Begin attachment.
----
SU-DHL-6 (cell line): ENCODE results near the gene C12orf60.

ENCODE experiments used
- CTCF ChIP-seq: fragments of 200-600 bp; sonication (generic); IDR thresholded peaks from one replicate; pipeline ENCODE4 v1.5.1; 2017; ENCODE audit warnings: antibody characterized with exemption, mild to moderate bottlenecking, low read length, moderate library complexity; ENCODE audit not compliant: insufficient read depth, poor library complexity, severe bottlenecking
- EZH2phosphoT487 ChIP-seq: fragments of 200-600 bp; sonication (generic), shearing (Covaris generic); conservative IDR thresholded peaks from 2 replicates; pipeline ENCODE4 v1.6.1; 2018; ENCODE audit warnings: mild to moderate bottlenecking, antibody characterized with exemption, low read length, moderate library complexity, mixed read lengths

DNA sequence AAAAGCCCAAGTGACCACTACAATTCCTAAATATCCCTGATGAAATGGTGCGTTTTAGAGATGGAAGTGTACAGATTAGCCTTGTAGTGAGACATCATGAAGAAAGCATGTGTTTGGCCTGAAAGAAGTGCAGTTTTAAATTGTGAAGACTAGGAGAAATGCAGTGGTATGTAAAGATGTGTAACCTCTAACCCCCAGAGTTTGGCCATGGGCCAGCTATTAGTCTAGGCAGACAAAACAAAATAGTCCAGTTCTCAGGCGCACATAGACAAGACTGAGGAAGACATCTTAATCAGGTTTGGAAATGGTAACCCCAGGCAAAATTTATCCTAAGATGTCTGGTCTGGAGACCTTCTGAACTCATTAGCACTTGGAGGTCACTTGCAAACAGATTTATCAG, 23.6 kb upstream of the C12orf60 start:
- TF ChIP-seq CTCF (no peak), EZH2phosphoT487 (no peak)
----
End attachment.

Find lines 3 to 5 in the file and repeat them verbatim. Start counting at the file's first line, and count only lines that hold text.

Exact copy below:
- CTCF ChIP-seq: fragments of 200-600 bp; sonication (generic); IDR thresholded peaks from one replicate; pipeline ENCODE4 v1.5.1; 2017; ENCODE audit warnings: antibody characterized with exemption, mild to moderate bottlenecking, low read length, moderate library complexity; ENCODE audit not compliant: insufficient read depth, poor library complexity, severe bottlenecking
- EZH2phosphoT487 ChIP-seq: fragments of 200-600 bp; sonication (generic), shearing (Covaris generic); conservative IDR thresholded peaks from 2 replicates; pipeline ENCODE4 v1.6.1; 2018; ENCODE audit warnings: mild to moderate bottlenecking, antibody characterized with exemption, low read length, moderate library complexity, mixed read lengths

DNA sequence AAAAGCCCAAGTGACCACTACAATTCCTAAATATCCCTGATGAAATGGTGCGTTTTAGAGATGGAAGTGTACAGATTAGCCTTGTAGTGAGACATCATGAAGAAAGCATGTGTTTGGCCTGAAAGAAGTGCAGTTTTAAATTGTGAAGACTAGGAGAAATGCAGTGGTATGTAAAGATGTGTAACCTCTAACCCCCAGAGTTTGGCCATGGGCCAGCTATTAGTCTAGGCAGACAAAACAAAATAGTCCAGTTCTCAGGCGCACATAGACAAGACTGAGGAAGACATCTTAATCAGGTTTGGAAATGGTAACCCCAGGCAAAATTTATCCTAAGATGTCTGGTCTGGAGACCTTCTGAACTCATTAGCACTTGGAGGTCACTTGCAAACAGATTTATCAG, 23.6 kb upstream of the C12orf60 start: